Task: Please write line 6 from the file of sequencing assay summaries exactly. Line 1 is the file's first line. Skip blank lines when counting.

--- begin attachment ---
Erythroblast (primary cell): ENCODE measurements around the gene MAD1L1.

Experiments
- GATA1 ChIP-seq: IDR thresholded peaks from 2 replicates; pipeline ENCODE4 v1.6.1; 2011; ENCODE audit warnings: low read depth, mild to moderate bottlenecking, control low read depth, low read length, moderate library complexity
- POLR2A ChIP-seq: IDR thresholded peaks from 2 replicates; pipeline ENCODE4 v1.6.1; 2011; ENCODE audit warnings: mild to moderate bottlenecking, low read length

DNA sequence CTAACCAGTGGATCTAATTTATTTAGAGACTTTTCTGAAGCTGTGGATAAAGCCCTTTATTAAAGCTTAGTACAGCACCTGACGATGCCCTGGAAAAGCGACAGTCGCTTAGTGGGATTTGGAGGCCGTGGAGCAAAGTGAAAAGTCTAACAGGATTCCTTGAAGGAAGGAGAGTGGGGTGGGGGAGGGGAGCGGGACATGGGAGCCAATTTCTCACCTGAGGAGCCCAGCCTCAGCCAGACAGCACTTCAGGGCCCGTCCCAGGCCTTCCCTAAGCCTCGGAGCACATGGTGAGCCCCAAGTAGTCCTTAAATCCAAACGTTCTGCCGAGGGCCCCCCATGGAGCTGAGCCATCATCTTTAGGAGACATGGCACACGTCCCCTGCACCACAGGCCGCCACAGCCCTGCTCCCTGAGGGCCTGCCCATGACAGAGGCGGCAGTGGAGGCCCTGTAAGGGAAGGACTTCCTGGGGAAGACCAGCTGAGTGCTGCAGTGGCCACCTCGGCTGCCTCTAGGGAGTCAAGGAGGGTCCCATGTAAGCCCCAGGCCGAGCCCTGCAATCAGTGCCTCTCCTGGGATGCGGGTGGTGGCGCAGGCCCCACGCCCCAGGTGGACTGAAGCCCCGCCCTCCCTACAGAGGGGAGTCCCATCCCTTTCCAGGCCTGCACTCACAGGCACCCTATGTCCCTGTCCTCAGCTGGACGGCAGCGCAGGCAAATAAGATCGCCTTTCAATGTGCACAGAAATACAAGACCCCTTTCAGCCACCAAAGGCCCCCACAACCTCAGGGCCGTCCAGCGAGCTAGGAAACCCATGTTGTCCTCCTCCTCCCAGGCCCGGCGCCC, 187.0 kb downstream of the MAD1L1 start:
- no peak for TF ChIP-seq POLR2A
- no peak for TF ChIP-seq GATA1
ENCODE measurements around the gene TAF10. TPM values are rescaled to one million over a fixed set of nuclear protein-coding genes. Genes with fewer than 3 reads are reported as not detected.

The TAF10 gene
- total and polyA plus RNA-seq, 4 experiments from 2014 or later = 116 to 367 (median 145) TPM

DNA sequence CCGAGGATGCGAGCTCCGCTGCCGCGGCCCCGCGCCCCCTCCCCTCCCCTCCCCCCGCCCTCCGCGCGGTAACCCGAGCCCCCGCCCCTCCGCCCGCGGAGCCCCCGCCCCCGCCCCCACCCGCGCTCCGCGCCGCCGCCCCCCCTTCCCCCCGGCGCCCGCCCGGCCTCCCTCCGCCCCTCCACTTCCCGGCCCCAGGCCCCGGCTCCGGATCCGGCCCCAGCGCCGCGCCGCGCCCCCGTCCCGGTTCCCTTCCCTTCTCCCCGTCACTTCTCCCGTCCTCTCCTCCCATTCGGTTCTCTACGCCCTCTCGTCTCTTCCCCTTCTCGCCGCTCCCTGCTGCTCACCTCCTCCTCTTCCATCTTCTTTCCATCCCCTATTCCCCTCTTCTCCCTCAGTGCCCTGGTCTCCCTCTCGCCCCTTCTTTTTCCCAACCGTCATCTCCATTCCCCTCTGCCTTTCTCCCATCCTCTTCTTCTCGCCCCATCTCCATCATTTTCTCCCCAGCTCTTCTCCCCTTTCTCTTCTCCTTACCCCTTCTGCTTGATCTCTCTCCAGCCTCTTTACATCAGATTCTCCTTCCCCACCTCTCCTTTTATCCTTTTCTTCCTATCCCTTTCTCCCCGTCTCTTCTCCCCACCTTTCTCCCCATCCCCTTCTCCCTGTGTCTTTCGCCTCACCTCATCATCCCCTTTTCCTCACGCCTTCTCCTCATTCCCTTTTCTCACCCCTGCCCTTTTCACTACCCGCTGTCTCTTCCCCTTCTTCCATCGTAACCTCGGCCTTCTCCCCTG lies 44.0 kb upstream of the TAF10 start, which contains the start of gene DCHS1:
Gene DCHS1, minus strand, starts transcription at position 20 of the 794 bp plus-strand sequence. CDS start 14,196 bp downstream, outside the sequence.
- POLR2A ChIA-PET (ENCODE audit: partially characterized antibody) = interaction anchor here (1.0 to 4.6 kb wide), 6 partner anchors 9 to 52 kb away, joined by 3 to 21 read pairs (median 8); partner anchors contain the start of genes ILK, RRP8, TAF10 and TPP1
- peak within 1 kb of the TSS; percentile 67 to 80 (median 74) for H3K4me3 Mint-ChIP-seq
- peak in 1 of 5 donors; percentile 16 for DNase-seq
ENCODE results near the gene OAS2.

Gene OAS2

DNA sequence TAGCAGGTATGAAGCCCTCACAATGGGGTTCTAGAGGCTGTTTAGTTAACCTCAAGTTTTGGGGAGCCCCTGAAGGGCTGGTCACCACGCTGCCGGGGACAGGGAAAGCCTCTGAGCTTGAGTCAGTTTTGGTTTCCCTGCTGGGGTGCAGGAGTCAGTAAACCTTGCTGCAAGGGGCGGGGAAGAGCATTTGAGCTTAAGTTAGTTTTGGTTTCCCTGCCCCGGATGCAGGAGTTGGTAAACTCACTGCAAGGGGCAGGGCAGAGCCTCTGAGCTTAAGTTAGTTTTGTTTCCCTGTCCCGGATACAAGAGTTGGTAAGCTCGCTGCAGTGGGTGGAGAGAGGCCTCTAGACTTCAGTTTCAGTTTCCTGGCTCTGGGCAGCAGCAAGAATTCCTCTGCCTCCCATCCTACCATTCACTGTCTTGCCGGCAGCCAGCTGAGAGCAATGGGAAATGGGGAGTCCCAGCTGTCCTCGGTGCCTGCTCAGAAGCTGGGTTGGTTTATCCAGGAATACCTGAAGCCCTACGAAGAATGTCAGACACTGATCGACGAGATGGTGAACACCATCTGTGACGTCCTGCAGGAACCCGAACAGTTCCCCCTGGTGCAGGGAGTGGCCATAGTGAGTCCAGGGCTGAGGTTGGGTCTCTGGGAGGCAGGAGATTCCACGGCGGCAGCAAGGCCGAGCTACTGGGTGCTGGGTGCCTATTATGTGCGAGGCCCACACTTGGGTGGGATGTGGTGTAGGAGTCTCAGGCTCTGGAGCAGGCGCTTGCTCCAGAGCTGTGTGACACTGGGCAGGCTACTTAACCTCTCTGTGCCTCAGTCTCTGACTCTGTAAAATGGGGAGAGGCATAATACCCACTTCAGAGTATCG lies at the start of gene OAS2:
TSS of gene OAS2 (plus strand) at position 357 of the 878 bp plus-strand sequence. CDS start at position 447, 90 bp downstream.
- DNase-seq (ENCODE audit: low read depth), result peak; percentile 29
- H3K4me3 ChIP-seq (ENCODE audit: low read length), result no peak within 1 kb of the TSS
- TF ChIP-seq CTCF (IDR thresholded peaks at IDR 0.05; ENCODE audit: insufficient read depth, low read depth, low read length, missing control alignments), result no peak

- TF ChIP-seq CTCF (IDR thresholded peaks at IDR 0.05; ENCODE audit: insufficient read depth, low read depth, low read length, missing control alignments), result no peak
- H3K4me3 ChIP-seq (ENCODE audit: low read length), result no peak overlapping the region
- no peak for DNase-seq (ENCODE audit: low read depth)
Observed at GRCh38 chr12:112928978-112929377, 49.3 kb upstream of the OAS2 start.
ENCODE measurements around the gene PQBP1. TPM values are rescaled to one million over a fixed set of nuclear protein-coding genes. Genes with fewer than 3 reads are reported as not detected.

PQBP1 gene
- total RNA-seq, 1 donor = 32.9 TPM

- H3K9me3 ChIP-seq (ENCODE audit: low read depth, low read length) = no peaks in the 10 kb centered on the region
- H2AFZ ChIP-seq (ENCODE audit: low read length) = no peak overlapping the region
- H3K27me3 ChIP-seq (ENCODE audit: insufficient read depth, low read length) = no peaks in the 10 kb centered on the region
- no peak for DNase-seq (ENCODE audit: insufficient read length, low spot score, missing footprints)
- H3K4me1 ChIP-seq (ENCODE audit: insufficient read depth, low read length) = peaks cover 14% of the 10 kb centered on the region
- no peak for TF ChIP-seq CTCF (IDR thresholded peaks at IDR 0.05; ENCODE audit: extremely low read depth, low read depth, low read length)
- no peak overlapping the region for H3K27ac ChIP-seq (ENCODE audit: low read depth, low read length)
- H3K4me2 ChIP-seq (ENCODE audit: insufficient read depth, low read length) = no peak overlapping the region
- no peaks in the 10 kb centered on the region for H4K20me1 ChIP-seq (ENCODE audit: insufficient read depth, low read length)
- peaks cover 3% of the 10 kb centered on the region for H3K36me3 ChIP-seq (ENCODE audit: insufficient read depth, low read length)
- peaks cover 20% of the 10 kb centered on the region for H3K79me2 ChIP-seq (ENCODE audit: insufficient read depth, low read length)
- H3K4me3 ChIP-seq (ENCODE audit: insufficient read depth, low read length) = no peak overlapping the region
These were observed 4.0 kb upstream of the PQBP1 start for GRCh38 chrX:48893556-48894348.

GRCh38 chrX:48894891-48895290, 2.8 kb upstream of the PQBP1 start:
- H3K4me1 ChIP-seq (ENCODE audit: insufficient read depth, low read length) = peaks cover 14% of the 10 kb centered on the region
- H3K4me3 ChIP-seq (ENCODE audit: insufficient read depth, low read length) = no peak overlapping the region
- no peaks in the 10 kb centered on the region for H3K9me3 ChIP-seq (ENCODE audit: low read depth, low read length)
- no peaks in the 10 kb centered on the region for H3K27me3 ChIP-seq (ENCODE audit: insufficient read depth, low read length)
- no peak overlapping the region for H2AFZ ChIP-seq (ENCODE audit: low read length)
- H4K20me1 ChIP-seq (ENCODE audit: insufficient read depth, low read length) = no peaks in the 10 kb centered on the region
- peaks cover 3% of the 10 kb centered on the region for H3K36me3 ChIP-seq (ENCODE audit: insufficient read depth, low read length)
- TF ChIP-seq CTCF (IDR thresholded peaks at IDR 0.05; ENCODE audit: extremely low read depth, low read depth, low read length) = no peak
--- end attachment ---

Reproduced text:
- no peak for TF ChIP-seq POLR2A